#19 Updated by Jeff Layton 2 months ago

I have patches for this for the MDS, and the kernel, but I keep hitting a race where the client adds an already-used ino_t back into the pile of delegated ino_t's. Presumably, we're applying a now stale update to the delegated_inos set.

The problem is figuring out when it's safe to remove these values from the xarray -- i.e. when can we reliably assume that the inode number cannot show up again in the delegated_inos pile in a create response.

I've tried a number of fixes that haven't helped:

1) keep track of the r_tid that last updated the deleg_inos cache, and only accept updates from newer tids

2) timestamp the inode value when we get the create reply, and only remove the ino_t from the xarray when the r_started timestamp is later the the timestamp of the create reply. Thus, we'll only remove entries where the reply came in before we started the call.

None of these seem to fully close the race window, which makes me wonder whether I'm misunderstanding it.

#20 Updated by Patrick Donnelly 2 months ago

Jeff Layton wrote:

I have patches for this for the MDS, and the kernel, but I keep hitting a race where the client adds an already-used ino_t back into the pile of delegated ino_t's. Presumably, we're applying a now stale update to the delegated_inos set.

The problem is figuring out when it's safe to remove these values from the xarray -- i.e. when can we reliably assume that the inode number cannot show up again in the delegated_inos pile in a create response.

I've tried a number of fixes that haven't helped:

1) keep track of the r_tid that last updated the deleg_inos cache, and only accept updates from newer tids

2) timestamp the inode value when we get the create reply, and only remove the ino_t from the xarray when the r_started timestamp is later the the timestamp of the create reply. Thus, we'll only remove entries where the reply came in before we started the call.

None of these seem to fully close the race window, which makes me wonder whether I'm misunderstanding it.

Seems to me the kernel client needs to maintain two interval sets: (1) the set the MDS communicates to the client, only updated by the MDS; (2) the set of inodes the kernel has used. Everytime you need an inode number, you walk (1) and throw out inodes already in (2). (And a few optimizations are available to make this faster but probably not worth it.) Would this not work?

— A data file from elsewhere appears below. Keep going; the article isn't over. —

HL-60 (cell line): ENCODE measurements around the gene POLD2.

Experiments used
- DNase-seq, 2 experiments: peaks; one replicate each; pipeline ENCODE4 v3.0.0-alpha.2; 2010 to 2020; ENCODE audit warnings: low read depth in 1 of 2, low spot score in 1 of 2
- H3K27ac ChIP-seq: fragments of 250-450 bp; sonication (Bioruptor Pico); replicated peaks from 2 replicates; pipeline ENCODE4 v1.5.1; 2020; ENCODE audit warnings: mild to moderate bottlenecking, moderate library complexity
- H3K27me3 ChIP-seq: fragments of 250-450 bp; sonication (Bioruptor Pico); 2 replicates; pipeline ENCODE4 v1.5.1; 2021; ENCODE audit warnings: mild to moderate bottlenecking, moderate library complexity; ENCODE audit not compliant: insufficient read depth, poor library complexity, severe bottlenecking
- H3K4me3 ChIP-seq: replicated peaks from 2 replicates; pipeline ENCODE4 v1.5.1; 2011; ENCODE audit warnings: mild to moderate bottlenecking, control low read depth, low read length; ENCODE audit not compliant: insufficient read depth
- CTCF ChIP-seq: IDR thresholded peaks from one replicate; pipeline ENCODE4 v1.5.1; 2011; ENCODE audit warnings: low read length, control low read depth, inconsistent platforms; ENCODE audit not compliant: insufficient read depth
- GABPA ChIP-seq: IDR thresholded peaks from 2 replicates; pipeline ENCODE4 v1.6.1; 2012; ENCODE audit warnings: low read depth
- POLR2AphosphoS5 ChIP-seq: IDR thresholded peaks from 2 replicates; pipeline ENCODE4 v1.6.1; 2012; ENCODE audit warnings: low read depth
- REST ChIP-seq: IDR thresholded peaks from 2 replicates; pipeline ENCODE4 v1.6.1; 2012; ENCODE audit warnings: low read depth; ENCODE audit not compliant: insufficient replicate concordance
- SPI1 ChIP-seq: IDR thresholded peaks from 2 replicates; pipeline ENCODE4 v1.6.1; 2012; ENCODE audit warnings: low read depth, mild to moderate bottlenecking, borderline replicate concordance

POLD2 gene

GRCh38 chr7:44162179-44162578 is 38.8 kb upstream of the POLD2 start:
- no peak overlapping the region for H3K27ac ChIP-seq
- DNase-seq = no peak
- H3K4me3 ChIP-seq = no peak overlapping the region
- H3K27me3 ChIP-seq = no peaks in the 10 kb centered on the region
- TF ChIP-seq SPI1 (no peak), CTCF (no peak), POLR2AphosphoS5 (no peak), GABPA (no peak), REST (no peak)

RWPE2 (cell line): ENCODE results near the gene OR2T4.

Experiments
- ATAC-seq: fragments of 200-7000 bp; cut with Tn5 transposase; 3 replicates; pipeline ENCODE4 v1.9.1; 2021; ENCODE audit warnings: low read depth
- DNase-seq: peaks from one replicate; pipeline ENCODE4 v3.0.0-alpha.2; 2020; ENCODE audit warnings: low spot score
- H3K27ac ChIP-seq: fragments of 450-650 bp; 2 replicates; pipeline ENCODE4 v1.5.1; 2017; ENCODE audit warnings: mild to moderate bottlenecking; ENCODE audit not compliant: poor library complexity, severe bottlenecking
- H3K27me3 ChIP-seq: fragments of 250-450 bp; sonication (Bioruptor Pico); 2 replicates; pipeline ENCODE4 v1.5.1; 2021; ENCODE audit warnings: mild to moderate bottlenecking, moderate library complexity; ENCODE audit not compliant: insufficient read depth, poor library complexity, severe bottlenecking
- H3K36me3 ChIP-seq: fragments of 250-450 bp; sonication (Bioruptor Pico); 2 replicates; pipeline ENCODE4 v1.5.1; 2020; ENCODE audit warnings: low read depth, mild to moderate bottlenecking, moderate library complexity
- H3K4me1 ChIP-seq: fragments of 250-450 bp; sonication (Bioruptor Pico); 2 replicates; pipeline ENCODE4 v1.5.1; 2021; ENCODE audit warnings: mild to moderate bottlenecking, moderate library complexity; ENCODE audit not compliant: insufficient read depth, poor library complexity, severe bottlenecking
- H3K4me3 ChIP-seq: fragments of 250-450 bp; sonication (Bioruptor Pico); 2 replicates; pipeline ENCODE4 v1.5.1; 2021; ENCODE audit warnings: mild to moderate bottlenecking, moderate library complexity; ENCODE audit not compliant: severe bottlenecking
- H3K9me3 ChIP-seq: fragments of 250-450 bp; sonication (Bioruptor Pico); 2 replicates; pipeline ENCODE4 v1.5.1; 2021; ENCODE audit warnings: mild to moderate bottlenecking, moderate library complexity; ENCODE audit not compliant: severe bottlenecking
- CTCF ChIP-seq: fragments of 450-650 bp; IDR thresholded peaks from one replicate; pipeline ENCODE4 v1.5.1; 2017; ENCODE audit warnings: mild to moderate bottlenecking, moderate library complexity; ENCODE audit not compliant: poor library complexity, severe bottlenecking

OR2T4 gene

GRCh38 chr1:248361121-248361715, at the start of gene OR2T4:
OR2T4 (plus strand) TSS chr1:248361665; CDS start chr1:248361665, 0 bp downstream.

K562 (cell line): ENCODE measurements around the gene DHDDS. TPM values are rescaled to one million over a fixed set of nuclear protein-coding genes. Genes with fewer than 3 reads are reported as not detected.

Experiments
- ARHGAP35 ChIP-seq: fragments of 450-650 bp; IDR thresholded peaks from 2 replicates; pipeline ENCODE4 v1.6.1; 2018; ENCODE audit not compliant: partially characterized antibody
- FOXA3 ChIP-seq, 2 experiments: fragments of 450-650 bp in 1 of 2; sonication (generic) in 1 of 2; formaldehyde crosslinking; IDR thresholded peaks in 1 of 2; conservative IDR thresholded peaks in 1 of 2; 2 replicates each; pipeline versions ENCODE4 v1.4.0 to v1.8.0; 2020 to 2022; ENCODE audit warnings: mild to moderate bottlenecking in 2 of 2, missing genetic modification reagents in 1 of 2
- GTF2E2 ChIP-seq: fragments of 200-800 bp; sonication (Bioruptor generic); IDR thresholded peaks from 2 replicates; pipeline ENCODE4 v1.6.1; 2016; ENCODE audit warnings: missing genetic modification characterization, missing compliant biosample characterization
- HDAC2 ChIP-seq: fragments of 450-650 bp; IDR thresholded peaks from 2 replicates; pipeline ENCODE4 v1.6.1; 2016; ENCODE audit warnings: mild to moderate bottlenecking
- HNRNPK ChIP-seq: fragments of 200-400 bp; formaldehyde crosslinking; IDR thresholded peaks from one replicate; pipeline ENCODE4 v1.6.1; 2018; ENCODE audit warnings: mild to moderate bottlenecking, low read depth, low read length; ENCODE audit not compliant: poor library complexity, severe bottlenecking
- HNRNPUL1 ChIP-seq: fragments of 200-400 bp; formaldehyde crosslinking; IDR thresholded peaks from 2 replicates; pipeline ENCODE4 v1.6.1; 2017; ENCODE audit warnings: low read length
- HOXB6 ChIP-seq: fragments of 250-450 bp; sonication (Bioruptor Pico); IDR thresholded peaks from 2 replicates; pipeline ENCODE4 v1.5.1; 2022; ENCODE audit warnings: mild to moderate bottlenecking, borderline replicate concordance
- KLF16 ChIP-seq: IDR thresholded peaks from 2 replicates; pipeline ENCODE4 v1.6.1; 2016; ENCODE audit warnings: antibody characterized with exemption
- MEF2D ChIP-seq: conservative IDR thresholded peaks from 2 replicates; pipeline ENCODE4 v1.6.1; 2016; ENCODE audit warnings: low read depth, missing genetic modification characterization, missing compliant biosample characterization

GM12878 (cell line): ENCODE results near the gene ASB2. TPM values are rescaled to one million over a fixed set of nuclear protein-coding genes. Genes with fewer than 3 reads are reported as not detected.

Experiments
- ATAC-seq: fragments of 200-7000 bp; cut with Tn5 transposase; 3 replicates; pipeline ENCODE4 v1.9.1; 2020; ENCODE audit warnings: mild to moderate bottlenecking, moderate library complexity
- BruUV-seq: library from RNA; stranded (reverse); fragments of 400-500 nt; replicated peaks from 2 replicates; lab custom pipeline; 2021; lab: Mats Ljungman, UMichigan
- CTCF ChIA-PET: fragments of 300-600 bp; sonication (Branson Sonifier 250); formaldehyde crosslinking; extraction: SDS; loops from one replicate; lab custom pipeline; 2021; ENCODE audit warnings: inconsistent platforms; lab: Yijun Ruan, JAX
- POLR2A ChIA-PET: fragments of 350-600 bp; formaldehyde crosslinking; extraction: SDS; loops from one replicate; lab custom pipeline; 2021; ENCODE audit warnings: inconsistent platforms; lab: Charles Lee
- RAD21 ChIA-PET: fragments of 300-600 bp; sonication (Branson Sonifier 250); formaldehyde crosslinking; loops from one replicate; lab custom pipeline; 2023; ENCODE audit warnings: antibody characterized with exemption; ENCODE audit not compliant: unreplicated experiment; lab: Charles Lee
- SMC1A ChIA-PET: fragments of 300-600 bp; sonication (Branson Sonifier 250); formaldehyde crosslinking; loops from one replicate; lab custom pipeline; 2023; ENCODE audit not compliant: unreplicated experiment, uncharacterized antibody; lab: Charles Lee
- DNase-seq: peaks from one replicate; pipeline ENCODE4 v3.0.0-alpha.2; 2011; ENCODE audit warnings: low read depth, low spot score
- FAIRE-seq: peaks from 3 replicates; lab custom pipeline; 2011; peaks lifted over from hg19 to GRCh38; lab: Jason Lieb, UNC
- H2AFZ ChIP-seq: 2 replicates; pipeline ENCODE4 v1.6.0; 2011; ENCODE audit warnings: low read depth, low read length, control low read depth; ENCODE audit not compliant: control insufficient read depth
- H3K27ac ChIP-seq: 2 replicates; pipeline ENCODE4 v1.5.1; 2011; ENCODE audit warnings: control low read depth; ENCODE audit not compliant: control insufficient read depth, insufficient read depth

#21 Updated by Jeff Layton 2 months ago

The problem there is that the second set would grow without bound. It's not a lot of info per inode, but it's enough that I don't think we want to do that. We need to keep the sets trimmed down to as small as we can get away with.

The big problem is that all of the creates are not necessarily processed in a strict order on the client or MDS. My suspicion is that we occasionally get some delays and the client ends up taking an old delegated inode set as an update after a newer one. I think we need to ensure that the client only takes newer ones.

I plan to see about adding in a server-side sequence that we'll bump whenever we add new delegated inodes. We can prefix the interval_set in the reply with that value and only allow the client to take updates that are newer (as processed by the MDS) than the one it has.

With that we should be able to stop tracking any that have been used and that aren't in the latest update.

#22 Updated by Patrick Donnelly 2 months ago

Jeff Layton wrote:

The problem there is that the second set would grow without bound. It's not a lot of info per inode, but it's enough that I don't think we want to do that. We need to keep the sets trimmed down to as small as we can get away with.

Assuming contiguous inodes, the second set should usually be a single interval, a start and length. Why would there be holes or growth without bound?

The big problem is that all of the creates are not necessarily processed in a strict order on the client or MDS. My suspicion is that we occasionally get some delays and the client ends up taking an old delegated inode set as an update after a newer one. I think we need to ensure that the client only takes newer ones.

This should not be possible. Client messages are always processed in order. The same should be true for reply handling in the kernel.

I plan to see about adding in a server-side sequence that we'll bump whenever we add new delegated inodes. We can prefix the interval_set in the reply with that value and only allow the client to take updates that are newer (as processed by the MDS) than the one it has.

With that we should be able to stop tracking any that have been used and that aren't in the latest update.

#23 Updated by Jeff Layton 2 months ago

Patrick Donnelly wrote:

Jeff Layton wrote:

The problem there is that the second set would grow without bound. It's not a lot of info per inode, but it's enough that I don't think we want to do that. We need to keep the sets trimmed down to as small as we can get away with.